This month, millions of previously uninsured women across the country are finally gaining desperately-needed health coverage under the Affordable Care Act. New health insurance marketplaces are offering more affordable coverage and financial aid for those who qualify. Women can no longer be charged more than men for the same health policy, or denied coverage because of a pre-existing condition like breast cancer or having been a victim of domestic violence. Maternity care, often missing from health plans, now must be covered.
But some of our country’s newly-insured women may have trouble actually using their health coverage to seek urgent care, get a mammogram or take a sick child to the doctor. That’s because they work for employers that offer no paid sick time, and risk losing their jobs if they are ill and can’t come to work.
Shockingly, an estimated 42 million American workers have no paid sick days, according to the Bureau of Labor Statistics. There are no federal requirements for paid sick leave, according to the U.S. Department of Labor.
In New York City, a 2012 study by the Community Service Society estimated that half of working New Yorkers, and 70 percent of low-income working mothers, had no paid sick leave.
“Low-income working moms – often the ones to care for sick kids – low-income Latinos and immigrants are most likely to lack paid sick time,” the study concluded. Women make 80 percent of the health care decisions for families, and are more likely to be caregivers for children and elderly relatives, studies have shown.
“Working mothers who are struggling to make ends meet should not be forced to face the unthinkable task of having to choose between their health and the health of their children or risk losing their job and family income,” said New York City Councilmember Julissa Ferreras of Queens.
” Women make 80 percent of the health care decisions for families, and are more likely to be caregivers for children and elderly relatives, studies have shown.”
This year, at least some New York City workers will finally get paid sick days under a new law that goes into effect on April 1. The NYC Earned Sick Time Act guarantees that New Yorkers employed by private businesses with 20 or more employees can earn and use up to 40 hours of paid sick time for personal illness or to care for a sick family member. Next year, the law applies to businesses with 15 or fewer workers. Eventually, as many as 1 million workers will be covered by the policy. The measure also allows workers at smaller businesses to take unpaid sick time and protects them from being fired for doing so.
Last week, New York City Mayor Bill DeBlasio and City Council Speaker Melissa Mark-Viverito stepped forward to say the new law doesn’t go far enough. They announced plans to introduce their own legislation that would provide paid sick leave to even more workers. Their proposed bill would lower the employer size threshold to cover businesses that employ five or more people, and would guarantee employees of even smaller businesses the right to use up to five unpaid sick days. Moreover, it would expand the definition of “family” in the law to include grandparents, grandchildren and siblings. It also would empower the city to enforce the law by initiating investigations, according to A Better Balance, a non-profit that advances the rights of working families and has played a leadership role in advocating for the new city policy.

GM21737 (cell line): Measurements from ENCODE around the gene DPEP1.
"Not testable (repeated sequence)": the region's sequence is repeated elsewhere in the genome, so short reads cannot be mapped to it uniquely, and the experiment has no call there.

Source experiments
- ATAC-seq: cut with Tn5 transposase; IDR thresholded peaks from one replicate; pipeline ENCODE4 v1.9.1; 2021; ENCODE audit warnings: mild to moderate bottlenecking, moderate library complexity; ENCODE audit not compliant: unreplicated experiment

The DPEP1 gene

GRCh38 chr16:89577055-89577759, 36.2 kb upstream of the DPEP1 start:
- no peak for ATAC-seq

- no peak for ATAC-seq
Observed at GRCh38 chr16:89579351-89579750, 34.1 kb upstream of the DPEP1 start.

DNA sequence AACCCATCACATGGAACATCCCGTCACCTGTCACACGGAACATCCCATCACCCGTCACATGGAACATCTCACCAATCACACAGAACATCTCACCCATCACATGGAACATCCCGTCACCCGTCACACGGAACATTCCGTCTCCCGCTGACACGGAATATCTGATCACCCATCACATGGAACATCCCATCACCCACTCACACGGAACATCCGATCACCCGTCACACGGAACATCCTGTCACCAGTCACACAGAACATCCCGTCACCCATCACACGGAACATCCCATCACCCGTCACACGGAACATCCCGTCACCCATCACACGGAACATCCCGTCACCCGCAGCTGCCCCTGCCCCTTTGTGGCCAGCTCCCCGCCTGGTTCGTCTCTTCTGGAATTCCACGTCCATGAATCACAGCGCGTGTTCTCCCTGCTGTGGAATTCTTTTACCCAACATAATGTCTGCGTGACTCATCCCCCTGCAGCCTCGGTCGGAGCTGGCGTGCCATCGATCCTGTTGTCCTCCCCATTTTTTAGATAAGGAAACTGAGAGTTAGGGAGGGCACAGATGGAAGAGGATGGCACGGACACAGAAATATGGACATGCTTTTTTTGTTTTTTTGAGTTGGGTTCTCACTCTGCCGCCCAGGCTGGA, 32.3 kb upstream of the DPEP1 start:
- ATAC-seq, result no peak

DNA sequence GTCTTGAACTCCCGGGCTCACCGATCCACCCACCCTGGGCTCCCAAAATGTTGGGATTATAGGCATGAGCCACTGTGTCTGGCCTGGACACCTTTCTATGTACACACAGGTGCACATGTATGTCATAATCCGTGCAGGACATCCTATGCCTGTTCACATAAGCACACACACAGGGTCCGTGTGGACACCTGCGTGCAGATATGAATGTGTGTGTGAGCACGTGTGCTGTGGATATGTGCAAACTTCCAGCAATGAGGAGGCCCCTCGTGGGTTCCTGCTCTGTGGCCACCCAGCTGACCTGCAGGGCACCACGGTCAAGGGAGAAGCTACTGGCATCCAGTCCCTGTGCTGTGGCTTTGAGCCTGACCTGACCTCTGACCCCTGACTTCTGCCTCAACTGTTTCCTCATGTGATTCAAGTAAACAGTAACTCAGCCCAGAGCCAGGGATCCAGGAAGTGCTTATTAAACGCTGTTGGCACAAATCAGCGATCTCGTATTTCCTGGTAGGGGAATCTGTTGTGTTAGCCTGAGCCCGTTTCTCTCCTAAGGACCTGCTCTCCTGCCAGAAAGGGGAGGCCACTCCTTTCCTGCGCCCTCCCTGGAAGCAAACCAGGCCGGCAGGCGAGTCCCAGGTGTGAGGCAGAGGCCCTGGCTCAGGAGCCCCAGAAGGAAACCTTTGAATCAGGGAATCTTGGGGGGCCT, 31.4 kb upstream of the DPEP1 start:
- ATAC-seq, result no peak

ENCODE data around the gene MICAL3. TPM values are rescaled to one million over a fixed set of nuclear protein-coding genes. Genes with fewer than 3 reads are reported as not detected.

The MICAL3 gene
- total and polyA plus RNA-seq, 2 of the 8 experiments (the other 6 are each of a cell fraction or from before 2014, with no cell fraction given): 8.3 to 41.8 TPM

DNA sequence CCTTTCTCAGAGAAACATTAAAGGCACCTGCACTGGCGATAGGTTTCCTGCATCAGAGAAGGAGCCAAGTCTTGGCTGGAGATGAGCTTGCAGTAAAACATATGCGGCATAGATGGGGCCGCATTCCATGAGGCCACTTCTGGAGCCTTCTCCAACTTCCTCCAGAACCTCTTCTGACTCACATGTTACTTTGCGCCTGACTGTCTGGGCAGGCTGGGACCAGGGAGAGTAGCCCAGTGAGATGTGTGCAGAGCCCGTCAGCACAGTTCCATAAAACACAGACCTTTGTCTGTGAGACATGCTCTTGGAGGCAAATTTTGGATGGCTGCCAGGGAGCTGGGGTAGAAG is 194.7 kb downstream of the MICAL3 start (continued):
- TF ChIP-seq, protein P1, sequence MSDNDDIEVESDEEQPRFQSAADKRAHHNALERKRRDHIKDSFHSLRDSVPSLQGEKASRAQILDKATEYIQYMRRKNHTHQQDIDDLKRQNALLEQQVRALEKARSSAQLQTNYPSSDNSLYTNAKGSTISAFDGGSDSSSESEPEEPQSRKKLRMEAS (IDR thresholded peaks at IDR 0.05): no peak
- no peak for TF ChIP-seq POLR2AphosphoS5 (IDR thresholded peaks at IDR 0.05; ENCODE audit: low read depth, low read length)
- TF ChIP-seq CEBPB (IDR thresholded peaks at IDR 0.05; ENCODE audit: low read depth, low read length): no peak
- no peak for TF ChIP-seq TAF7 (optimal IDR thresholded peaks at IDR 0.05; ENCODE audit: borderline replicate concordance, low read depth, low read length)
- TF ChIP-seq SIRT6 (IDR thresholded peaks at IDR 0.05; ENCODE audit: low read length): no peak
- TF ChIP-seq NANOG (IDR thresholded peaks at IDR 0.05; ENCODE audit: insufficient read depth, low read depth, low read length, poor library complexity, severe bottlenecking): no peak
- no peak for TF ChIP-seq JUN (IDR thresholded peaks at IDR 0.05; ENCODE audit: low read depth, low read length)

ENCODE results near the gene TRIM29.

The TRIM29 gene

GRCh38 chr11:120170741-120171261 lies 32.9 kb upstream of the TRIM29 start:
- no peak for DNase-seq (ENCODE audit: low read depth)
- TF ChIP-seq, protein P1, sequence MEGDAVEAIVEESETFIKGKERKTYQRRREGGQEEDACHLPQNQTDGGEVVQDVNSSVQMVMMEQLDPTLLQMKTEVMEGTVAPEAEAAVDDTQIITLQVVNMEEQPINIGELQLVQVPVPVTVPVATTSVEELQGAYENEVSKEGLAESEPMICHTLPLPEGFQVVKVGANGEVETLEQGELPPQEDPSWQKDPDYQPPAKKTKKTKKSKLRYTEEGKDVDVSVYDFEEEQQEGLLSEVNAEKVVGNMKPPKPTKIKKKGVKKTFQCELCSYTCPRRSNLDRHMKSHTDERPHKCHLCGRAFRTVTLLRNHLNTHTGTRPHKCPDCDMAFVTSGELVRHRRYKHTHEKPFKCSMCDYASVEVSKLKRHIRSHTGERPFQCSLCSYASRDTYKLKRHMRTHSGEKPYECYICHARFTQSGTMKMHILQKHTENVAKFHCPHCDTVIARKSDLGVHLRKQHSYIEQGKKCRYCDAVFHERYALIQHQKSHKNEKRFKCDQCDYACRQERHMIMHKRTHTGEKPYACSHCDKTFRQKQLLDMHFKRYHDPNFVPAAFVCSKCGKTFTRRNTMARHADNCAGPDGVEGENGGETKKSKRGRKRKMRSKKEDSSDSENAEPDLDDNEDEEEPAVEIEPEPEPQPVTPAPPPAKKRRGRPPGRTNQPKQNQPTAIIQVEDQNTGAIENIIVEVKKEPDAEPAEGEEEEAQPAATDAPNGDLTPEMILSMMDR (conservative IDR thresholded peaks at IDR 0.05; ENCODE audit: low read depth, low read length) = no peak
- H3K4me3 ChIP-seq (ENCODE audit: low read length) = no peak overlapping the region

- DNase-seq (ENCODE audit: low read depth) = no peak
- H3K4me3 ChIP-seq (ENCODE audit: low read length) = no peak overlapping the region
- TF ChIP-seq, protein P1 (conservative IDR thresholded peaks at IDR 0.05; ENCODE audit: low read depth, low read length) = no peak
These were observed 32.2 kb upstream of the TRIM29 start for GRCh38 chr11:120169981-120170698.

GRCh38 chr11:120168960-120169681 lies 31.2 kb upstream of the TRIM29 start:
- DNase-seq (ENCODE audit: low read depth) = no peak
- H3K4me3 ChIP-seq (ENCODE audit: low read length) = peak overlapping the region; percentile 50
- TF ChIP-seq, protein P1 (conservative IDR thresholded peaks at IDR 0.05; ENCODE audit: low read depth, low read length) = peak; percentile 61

The New York City Paid Sick Days Coalition that won passage of the law enacted last year (and is now embracing the new mayor’s proposal) includes women’s organizations, labor unions, immigrant groups and public health professionals.
Portland, OR, and Jersey City, NJ, also passed new paid sick laws in 2013, as did the Connecticut Legislature, making that the first state in the nation to adopt such a measure. San Francisco enacted the first paid sick days law back in 2006. Similar measures have been proposed in 20 other states and cities across the U.S. according to the National Partnership for Women and Families.
As 2014 gets underway, we can celebrate the ways the Affordable Care Act is providing health coverage for millions more previously-uninsured women and our families. Having good, affordable health insurance will be an enormous help to women, who use more health services than men do, in part because of our need for reproductive health care.
But, we can’t stop there. We must make sure working women have paid sick leave they can use to go to the doctor, get mammograms and Pap smears, and take care of our children when they are ill.